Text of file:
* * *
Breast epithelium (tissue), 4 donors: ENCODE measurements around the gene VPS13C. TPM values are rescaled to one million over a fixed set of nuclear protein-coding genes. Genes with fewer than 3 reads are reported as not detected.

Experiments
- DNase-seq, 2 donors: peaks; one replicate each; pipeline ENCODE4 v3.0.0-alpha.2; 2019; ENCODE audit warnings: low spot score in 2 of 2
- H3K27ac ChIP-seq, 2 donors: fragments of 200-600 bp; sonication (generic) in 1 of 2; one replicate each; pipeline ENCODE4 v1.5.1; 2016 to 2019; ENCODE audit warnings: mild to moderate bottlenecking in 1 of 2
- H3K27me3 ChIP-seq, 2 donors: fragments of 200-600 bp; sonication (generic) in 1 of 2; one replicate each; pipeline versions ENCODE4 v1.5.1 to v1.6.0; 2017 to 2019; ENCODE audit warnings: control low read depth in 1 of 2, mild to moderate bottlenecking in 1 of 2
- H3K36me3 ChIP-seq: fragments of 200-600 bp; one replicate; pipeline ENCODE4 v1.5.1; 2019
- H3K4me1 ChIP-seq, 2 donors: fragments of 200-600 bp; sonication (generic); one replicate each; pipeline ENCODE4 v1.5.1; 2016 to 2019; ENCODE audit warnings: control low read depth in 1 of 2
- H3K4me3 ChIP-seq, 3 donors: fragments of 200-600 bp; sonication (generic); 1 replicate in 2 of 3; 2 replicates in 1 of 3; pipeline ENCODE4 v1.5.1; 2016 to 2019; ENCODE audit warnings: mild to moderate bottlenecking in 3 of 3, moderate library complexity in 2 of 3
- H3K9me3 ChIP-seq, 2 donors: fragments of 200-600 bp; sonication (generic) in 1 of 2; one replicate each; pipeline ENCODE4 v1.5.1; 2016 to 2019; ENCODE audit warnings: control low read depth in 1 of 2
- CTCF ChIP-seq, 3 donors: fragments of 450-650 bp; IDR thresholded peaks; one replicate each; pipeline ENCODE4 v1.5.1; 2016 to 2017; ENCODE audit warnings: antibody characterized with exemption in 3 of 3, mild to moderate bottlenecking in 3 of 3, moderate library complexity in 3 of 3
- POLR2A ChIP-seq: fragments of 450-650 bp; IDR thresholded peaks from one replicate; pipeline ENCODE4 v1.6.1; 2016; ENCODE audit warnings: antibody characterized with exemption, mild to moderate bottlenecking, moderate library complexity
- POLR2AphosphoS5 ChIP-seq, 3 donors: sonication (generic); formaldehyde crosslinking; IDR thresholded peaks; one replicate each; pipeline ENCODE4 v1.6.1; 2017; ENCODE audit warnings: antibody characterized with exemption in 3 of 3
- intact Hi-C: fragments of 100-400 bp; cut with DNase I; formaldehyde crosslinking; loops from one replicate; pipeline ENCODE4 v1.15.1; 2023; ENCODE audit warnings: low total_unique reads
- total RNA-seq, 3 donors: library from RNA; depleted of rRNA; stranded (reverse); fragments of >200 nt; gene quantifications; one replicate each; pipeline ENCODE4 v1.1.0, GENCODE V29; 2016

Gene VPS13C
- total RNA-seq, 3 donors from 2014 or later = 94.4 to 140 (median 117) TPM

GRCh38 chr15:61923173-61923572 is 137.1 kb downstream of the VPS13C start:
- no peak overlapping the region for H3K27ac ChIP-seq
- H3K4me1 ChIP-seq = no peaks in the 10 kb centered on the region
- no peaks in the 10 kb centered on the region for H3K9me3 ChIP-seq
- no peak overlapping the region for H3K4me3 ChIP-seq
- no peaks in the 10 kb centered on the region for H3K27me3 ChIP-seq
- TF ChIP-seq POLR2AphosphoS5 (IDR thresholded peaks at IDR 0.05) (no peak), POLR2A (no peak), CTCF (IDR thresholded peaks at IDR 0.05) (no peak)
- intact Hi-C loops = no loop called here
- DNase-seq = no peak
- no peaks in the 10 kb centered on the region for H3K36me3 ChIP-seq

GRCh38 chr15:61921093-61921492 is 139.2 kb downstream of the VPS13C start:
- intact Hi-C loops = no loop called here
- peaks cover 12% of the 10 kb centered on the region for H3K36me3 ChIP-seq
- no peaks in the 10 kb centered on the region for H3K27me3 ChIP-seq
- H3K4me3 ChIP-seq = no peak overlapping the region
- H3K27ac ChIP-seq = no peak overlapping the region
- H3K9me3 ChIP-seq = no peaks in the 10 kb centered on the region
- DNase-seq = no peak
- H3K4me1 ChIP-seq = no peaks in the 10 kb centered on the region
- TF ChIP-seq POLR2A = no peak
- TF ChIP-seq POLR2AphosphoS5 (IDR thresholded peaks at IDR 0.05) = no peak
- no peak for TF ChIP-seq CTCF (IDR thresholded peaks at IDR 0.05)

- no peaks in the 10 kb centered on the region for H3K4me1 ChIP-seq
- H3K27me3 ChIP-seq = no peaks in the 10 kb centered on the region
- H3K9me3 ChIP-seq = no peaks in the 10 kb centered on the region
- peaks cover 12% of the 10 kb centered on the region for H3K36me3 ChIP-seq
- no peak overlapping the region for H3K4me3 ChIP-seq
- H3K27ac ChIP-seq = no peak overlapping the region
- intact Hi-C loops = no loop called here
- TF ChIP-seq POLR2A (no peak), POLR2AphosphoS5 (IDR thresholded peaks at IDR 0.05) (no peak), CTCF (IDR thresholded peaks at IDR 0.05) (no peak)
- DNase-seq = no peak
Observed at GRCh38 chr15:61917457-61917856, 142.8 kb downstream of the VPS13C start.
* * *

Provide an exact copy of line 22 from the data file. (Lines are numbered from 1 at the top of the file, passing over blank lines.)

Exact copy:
- no peaks in the 10 kb centered on the region for H3K27me3 ChIP-seq